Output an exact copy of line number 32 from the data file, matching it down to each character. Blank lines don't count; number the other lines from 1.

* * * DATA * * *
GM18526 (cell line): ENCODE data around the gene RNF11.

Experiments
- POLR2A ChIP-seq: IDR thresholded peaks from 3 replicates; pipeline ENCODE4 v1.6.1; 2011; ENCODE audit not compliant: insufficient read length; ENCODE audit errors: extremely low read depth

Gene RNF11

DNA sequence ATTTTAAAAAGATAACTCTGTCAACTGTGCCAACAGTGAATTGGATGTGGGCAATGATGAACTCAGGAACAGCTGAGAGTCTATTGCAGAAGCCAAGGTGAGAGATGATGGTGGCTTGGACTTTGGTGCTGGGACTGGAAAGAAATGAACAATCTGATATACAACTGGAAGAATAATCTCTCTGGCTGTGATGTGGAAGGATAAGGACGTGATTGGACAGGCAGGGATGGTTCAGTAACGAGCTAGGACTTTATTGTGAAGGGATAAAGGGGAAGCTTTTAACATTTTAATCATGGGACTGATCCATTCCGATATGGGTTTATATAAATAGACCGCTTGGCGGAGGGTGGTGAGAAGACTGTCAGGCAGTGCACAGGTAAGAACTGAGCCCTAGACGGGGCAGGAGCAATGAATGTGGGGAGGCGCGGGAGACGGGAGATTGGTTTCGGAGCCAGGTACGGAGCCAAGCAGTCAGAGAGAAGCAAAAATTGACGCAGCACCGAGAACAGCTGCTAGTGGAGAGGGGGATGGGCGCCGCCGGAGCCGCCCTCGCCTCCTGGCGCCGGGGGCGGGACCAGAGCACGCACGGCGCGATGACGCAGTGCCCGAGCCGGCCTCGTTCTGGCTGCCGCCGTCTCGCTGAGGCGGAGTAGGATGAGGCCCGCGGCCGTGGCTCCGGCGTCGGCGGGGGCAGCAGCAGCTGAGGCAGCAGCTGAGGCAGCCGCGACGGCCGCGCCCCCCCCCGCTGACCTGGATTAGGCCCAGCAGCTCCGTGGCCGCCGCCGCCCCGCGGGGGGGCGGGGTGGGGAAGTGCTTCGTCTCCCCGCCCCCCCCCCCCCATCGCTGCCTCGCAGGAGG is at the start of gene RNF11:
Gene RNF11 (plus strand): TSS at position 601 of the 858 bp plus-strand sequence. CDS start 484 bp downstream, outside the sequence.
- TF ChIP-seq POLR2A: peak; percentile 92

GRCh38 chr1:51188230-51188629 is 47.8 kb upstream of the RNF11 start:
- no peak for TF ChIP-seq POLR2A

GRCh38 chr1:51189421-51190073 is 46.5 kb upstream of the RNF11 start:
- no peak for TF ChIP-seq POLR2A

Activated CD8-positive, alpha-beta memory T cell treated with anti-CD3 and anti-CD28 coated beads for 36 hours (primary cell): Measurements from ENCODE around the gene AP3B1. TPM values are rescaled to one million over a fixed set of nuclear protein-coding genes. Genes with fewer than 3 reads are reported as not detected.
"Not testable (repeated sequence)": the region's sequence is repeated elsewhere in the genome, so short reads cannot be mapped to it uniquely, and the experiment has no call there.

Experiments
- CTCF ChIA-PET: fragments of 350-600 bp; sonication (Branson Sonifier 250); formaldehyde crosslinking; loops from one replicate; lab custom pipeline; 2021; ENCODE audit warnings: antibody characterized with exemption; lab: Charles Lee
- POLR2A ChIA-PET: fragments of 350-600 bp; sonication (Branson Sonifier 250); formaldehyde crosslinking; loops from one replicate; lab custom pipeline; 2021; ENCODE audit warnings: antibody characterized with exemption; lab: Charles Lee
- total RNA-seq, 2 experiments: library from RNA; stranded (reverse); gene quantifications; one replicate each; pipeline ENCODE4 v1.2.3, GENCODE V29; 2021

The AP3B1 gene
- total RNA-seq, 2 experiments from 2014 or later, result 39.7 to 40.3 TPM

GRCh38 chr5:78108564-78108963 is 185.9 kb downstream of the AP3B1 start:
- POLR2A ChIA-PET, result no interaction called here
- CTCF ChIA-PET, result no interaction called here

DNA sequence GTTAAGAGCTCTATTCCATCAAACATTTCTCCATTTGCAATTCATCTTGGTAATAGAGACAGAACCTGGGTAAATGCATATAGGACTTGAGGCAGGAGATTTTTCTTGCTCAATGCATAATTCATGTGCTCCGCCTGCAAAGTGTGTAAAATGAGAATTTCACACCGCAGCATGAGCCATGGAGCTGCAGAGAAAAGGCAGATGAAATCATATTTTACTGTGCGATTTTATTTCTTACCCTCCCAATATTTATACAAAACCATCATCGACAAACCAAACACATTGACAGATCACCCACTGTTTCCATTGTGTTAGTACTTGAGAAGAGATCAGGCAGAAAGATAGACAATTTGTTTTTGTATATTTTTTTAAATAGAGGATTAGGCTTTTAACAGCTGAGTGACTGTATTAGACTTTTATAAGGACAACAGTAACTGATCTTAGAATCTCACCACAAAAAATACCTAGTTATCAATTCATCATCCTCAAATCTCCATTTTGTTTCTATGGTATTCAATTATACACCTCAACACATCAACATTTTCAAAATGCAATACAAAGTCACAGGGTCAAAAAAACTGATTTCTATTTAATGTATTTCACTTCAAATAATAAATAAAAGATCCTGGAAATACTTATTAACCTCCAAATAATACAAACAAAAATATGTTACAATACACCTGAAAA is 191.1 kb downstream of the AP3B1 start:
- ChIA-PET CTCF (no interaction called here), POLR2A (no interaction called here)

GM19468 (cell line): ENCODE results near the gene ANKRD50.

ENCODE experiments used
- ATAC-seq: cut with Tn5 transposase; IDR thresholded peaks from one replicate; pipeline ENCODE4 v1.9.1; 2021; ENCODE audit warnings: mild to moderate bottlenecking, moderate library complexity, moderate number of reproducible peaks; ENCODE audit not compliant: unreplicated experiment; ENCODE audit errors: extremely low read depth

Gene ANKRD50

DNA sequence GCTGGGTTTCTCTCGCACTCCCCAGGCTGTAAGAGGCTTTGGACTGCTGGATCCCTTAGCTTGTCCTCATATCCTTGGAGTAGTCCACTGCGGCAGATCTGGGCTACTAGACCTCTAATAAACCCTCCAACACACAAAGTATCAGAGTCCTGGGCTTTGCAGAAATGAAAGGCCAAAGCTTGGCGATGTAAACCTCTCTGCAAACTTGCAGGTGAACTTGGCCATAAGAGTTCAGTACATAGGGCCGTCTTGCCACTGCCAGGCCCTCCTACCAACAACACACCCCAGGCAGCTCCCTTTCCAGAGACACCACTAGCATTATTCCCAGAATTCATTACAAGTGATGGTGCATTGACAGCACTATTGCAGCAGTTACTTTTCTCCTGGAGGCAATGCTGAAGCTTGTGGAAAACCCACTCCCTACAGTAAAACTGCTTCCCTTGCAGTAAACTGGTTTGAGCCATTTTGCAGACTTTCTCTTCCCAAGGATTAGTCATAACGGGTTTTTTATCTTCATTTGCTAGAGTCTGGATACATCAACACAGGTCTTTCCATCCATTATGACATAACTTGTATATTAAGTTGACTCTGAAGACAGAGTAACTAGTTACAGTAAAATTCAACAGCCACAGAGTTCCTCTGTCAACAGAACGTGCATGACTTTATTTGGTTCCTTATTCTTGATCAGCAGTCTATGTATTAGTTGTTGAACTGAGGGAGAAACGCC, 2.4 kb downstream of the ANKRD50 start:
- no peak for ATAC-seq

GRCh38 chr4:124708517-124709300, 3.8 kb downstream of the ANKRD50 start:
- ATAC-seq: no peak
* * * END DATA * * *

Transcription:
- ATAC-seq: no peak